Sadie, who was not interested in a man dead ten years ago, pushed the conversation on to her own generation.

"His daughters are grown up. They must be young ladies now."

Mark answered:

"Yes—Miss Chrystie's just eighteen, came of age this summer. The other one's a few years older."

"Up in Virginia," said the farmer, "George Alston was a bachelor. Every woman was out with her lariat after him but he give 'em all the slip. And afterward, when he went back East to see his folks, a little girl in his home town got him—a girl a lot younger than him. She died after a few years."

There was regret in his tone, not so much for the untimely demise of the lady as for the fact that George Alston had not found his mate in California.

"What are they like?" said Sadie—"pretty?"

Mark had his back toward her. She could see the shape of it, pale in its light-colored shirt, against the dark filigree of shrubs at the bottom of the steps. His answer sounded indifferent between puffs of his pipe:

"Yes, I guess so. Miss Chrystie's a big, fine sort of girl, with yellow hair and lots of color. She's nearly as tall as I am. The other, Miss Lorry—well, she's small."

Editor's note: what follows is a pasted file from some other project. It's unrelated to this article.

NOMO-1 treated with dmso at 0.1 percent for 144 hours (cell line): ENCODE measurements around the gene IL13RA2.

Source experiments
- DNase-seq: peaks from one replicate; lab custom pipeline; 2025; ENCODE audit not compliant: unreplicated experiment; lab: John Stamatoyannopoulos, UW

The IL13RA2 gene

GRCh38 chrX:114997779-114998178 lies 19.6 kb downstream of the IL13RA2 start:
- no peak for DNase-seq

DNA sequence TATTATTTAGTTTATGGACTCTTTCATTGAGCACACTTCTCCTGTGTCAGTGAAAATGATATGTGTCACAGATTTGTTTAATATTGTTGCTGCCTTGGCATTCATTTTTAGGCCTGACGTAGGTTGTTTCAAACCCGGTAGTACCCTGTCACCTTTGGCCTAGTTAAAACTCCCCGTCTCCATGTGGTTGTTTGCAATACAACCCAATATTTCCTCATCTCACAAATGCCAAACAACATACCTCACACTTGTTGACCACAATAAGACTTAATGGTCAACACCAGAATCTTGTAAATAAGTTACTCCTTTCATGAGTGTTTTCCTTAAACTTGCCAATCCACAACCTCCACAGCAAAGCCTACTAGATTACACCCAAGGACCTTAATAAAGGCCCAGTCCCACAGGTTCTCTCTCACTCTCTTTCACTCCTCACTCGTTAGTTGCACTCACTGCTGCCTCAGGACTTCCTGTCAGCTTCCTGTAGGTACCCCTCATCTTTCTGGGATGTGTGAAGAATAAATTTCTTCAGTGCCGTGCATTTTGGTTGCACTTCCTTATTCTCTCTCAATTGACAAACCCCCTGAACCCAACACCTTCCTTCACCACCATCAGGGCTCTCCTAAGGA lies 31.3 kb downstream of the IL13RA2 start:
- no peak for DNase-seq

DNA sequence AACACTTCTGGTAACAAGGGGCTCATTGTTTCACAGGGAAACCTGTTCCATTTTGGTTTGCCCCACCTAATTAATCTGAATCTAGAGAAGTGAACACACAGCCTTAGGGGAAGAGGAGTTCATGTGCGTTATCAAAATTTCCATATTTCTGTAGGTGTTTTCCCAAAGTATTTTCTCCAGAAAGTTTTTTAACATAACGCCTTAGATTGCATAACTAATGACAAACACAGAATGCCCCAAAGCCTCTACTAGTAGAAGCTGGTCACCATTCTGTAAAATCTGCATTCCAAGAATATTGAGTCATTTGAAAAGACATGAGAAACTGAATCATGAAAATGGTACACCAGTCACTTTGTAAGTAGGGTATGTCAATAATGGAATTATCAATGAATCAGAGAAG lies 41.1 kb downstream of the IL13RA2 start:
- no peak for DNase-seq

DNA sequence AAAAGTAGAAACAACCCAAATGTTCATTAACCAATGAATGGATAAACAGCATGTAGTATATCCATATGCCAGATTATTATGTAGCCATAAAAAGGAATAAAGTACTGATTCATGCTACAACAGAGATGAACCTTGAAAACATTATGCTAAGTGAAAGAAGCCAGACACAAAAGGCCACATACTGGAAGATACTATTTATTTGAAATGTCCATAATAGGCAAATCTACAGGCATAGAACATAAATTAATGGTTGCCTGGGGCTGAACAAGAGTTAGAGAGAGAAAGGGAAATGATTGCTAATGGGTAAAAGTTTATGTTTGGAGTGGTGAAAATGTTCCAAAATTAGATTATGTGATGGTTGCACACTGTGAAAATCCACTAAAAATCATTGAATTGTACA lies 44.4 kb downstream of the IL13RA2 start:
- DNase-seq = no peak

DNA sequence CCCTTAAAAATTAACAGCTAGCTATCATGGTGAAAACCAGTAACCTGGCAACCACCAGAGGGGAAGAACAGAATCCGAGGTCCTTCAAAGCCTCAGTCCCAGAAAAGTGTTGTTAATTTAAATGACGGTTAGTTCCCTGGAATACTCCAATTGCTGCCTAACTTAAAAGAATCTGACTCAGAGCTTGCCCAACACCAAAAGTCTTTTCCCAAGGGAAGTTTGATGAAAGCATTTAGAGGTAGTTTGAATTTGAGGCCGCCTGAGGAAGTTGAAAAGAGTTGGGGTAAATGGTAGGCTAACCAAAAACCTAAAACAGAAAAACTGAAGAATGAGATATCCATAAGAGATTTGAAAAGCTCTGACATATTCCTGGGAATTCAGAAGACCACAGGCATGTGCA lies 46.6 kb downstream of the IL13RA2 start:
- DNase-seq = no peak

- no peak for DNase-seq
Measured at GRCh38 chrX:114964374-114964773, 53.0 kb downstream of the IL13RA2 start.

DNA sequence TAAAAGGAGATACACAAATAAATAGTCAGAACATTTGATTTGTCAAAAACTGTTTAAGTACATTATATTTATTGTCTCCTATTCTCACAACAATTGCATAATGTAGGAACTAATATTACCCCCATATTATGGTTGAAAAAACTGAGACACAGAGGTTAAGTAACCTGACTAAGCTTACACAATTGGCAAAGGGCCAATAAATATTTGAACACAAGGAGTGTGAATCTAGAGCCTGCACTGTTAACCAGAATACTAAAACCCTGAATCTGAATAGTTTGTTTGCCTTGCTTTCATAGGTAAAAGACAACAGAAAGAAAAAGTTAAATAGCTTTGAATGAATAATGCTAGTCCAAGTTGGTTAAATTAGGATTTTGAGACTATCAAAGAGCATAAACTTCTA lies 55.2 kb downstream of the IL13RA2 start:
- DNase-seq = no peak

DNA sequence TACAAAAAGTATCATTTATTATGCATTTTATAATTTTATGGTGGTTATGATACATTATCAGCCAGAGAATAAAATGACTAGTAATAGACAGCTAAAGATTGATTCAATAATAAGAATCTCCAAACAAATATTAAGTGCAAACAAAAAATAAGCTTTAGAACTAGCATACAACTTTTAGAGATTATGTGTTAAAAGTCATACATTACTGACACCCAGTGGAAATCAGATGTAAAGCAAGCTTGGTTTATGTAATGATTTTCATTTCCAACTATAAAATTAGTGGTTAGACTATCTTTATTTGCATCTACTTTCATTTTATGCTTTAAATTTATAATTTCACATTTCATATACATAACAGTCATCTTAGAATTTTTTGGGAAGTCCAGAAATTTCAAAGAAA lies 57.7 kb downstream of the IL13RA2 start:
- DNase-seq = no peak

"They'd ought to have a heap of money," said the farmer. "But when he died I heard he hadn't cut up as rich as you'd think. Folks said he was too honest."

"They've got enough—four hundred thousand each."

"Well, well, well," said Mother with a lazy laugh, "that'd do me."

Her husband wouldn't have it.

"Lord, that's small for him," he mourned. "But I'm not surprised. He wouldn't 'a' stood for what some of the rest of 'em did."

"Is the house grand?" asked Sadie.

"I suppose it is; it's big enough, lots of bay windows and rooms and piazzas. It's on Pine Street, near town, with a garden round it full of palms and trees."

"Do they have parties there?"

"No—at least I never heard of any. They're quiet sort of girls, don't go out much. Just live there with an old lady—Mrs. Tisdale—some relative of their mother's."

Sadie was disappointed. Having been led to expect so much from these children of wealth, she felt cheated and was inclined to criticize. She rather grumbled about their being so quiet. Mother disagreed:

"It sounds as if they were nice and genteel. Not the flashy, fashionable kind. And their mother dying when they were so young—that makes a difference."

"It was Crowder got you acquainted with them?" said the old man.

Charlie Crowder was a college chum of Mark's who had spent several vacations on the ranch and who was regarded by the Burrages as a fount of wisdom. Mark from the steps said yes, Crowder had taken him to the house.

There was a pause after this, the parents sunk in gratified musings. The farmer, the simple, unaspiring male, saw no further than the fact of Mark a guest in George Alston's home, but Mother had far-reaching fancies, glimpsed future possibilities. It was she who broke the silence, observing casually as if all doors must be open to her brilliant son,

"I'm glad you know them, honey. There's no better companions for a young man making his way, than quiet, refined girls."